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Wednesday, August 10, 2022

Social media drives larger crowds to Devil’s Den spring

Past patches of farmland and down a dirt road lies a secluded, deep blue spring. 

Devil’s Den has attracted swimmers since the 1880s, said scuba instructor Prince Johnston. What used to be a sinkhole where people skinny-dipped in the middle of a cow pasture now attracts thousands of college students each season. 

Visitors can snorkel or dive its 72-degree crystal clear waters, nestled beneath a dry cave of 10,000-year-old rock formations and fossil beds.

“You will not see another site like this on the eastern seaboard,” Johnston said.

Johnston said college students throughout north central Florida make up about half of its visitors, and social media attention this summer increased sales.

“We’ve never had this grand scale (of visitors),” Johnston said.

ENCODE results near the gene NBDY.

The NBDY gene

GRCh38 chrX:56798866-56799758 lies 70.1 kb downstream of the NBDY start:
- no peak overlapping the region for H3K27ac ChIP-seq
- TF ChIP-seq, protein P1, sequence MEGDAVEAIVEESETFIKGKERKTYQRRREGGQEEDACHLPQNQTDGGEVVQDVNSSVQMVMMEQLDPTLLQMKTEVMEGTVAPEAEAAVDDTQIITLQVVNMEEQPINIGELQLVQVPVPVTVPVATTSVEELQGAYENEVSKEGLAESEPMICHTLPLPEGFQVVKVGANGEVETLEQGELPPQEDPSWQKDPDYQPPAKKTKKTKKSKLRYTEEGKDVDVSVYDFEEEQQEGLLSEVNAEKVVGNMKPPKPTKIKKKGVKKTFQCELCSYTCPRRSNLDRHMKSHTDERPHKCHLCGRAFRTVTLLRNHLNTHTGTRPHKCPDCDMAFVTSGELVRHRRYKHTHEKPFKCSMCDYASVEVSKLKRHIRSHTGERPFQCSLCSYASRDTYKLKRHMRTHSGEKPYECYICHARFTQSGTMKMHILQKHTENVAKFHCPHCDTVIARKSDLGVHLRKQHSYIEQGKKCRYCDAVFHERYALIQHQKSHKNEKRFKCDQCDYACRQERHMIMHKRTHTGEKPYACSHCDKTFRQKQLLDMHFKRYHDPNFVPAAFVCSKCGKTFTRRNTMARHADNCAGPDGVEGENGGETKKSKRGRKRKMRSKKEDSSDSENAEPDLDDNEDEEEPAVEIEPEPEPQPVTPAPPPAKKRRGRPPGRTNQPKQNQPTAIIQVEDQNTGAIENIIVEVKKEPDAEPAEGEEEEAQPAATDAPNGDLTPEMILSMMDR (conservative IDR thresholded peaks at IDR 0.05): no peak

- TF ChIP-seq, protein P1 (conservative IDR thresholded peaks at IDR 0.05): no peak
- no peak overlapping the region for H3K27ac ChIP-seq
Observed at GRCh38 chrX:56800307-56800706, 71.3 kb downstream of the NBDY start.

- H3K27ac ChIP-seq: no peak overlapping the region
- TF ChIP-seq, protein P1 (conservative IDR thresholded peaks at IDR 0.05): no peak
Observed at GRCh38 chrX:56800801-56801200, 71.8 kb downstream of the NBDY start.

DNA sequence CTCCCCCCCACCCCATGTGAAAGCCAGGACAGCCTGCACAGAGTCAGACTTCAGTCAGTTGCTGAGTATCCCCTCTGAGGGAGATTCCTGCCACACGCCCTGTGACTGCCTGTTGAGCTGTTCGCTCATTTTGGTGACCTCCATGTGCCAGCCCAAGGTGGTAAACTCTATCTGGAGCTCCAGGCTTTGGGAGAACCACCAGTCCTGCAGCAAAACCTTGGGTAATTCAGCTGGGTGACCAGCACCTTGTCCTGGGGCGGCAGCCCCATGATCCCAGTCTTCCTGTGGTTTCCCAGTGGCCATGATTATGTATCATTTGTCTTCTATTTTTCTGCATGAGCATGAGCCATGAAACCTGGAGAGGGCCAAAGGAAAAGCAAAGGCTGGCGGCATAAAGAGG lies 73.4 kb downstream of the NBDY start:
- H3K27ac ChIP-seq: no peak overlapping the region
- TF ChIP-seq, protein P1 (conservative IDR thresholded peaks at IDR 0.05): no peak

Renee Ryden, a 21-year-old UF linguistics senior, went to the spring in August after seeing a picture on her friend’s Instagram. 

“It’s a different environment,” Ryden said.

Only about 30 people can snorkel or dive at once in the prehistoric spring, but Johnston said the park is developing a spot-reserving system to avoid equipment shortages.

Velvet Yates, a UF classics professor, said the park was overcrowded the weekend she went.

 “It’s great that it’s so popular,” Yates said, “but it’s just kind of nuts on the weekends, especially in the summer.”

[A version of this story ran on page 4 on 9/12/2014 under the headline "Social media drives larger crowds to Devil’s Den spring"]

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